By Lauren Salt, Zinhle Ngwenya and Ernst Müller; Cliffe Dekker Hofmeyr
A host of amendments to the Employment Equity Act, No 55 of 1998 (EEA) came into operation on 1 August 2014.
Among the amendments, are the amendments made to s21 of the EEA. Section 21 is concerned with the report detailing the employment equity plan and progress made in implementing the plan.
Prior to its amendment, s21 distinguished between employers who employed more, and employers who employed less, than 150 employees. This distinction no longer applies. All employers who employ more than fifty employees, or have an annual turnover higher than the amount identified in Schedule 4, are required to submit the report annually.
If the employer, for the first time, exceeds the threshold on a date between the first working day of April and the first working day of October, then the employer would not be required to submit its first report in that year. An employer, in this regard, would then be required to submit its first report on the first working day of October of the following year.
The content of the first report is required to detail the initial development of, and consultation processes surrounding, the employer’s employment equity plan.
Employers who previously met the threshold, and who have submitted the first report, are still required to submit a report to the Director-General of the Department of Labour (Director-General) annually on the first working day of October. As such, employers who previously employed more than 150 employees, are not affected by the amendments, and the frequency of submissions remains the same. In contrast, employers who employ less than 150 employees now need to submit reports annually, as opposed to once every 2 years, as the EEA previously required.
If an employer anticipates that they will not be able to submit the report in time, the amendment now requires that the employer notify the Director-General in writing of this anticipated failure. Such notification must be submitted before the last working day of August. The written submission, in addition, must clearly set out the reasons why the employer anticipates that they will not be able to comply with the time periods imposed by the EEA.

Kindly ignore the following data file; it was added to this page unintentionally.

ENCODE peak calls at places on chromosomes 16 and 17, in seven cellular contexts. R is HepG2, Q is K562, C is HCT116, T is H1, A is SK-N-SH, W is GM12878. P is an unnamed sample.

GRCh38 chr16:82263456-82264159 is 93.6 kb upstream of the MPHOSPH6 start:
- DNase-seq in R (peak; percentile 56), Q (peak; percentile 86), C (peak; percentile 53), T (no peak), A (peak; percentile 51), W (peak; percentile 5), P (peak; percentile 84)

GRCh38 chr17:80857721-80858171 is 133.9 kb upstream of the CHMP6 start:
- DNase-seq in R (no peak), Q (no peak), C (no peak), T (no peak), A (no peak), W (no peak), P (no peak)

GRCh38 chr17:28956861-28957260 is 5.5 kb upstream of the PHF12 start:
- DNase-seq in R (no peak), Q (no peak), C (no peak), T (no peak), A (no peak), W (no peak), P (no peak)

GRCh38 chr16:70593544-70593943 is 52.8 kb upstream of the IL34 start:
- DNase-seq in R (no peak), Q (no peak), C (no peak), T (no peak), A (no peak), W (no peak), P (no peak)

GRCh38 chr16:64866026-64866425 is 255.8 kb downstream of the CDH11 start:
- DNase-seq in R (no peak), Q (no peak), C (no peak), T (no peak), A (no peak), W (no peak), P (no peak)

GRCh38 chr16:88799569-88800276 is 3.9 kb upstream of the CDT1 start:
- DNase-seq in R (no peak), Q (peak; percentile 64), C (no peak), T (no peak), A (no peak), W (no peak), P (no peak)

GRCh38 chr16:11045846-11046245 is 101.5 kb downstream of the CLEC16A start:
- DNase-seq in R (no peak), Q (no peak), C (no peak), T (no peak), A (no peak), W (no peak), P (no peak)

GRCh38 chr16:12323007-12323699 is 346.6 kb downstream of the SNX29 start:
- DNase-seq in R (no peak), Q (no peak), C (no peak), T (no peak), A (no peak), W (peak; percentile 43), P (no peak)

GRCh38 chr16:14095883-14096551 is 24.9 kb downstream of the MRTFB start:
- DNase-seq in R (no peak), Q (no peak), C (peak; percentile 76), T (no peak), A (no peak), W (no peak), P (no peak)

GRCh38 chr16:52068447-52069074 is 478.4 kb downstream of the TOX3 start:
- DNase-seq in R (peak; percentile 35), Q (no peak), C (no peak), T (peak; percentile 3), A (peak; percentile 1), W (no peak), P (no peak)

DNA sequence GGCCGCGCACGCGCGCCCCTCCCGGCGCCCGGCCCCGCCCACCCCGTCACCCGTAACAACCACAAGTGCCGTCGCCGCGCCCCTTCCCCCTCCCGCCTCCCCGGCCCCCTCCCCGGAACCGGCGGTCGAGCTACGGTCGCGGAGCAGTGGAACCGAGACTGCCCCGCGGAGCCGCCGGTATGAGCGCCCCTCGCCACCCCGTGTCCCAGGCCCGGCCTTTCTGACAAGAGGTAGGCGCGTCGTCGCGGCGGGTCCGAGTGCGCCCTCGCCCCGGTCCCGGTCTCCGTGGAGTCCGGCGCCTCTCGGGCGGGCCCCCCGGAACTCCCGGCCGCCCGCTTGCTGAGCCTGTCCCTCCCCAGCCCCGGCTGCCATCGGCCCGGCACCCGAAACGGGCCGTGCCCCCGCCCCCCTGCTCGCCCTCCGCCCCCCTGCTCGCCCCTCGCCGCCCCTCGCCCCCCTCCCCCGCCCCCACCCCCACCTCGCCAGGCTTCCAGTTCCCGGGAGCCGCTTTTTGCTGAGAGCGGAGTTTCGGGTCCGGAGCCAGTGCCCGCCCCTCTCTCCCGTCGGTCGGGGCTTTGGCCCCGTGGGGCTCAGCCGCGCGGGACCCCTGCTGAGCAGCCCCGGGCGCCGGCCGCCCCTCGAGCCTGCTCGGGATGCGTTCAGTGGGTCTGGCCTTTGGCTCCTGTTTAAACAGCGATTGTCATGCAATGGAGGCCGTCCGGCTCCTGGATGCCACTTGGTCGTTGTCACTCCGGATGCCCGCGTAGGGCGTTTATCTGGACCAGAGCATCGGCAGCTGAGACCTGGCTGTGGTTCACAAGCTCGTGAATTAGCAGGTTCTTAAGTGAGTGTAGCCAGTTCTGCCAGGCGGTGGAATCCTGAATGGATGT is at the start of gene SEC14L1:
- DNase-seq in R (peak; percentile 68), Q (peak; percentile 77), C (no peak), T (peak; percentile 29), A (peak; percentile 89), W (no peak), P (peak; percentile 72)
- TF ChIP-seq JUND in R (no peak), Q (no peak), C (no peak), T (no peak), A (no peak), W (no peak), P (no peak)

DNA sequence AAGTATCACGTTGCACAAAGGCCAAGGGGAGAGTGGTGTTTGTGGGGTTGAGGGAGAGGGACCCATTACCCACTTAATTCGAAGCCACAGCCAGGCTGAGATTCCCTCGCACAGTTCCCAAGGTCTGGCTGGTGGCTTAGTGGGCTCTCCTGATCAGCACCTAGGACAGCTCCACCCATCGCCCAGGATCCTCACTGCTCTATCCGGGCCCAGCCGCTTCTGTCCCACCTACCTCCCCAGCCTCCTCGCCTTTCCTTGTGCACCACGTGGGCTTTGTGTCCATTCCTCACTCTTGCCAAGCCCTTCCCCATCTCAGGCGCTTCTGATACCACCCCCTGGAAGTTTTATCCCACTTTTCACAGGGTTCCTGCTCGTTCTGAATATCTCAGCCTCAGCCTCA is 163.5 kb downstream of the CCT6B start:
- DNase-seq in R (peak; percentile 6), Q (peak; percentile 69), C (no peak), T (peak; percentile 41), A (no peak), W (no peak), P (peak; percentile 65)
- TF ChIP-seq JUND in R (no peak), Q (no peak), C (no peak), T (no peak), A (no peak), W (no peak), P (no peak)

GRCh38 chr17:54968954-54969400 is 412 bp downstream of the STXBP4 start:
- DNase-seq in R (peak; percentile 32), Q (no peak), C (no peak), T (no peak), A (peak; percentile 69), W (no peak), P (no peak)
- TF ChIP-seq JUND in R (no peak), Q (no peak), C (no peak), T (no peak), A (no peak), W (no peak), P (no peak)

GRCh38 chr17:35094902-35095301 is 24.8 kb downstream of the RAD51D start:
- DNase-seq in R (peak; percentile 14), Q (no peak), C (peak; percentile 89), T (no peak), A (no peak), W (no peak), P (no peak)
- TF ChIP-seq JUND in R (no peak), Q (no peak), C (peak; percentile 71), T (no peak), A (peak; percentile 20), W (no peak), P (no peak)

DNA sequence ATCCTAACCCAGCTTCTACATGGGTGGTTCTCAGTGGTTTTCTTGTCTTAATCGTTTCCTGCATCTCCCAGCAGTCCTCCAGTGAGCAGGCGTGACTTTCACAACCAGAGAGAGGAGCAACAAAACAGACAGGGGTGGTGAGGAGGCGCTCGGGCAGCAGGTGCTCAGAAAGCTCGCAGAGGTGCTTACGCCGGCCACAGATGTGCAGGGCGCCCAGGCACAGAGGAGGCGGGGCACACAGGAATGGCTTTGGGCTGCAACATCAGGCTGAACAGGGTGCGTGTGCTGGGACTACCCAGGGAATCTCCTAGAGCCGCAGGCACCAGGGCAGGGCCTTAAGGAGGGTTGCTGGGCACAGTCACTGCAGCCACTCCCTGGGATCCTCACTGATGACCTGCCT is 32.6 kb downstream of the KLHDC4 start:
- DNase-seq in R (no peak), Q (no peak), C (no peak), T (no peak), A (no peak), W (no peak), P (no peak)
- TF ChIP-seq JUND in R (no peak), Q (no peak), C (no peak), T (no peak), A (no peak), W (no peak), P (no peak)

If an employer fails to follow the EEA in accordance with any of the requirements, the Director-General is empowered to approach the Labour Court for an order to have the employer fined. Failure in this regard is identified as the complete failure to submit a report, failure to notify the Director-General of late submissions, and/or providing false or invalid reasons.
The fines which could be imposed are identified in Schedule 1 of the EEA and are dependent on whether the employer is a first time or repeat offender. A first time offender, as an example, could be fined the greater of either R1,5 million or 2% of the employer’s annual turnover. Repeat offenders, in relation, could face fines equal to the greater of R2,7 million or 10% of the employer’s turnover.
It is advised that employers identify whether they have reached the thresholds identified in the EEA to determine whether they are required to submit annual reports. If they now fall within this threshold and anticipate that they will not be able to submit a report in time, it is advisable that the employers notify the Director-General as a matter of urgency of their anticipated failure to submit timeously.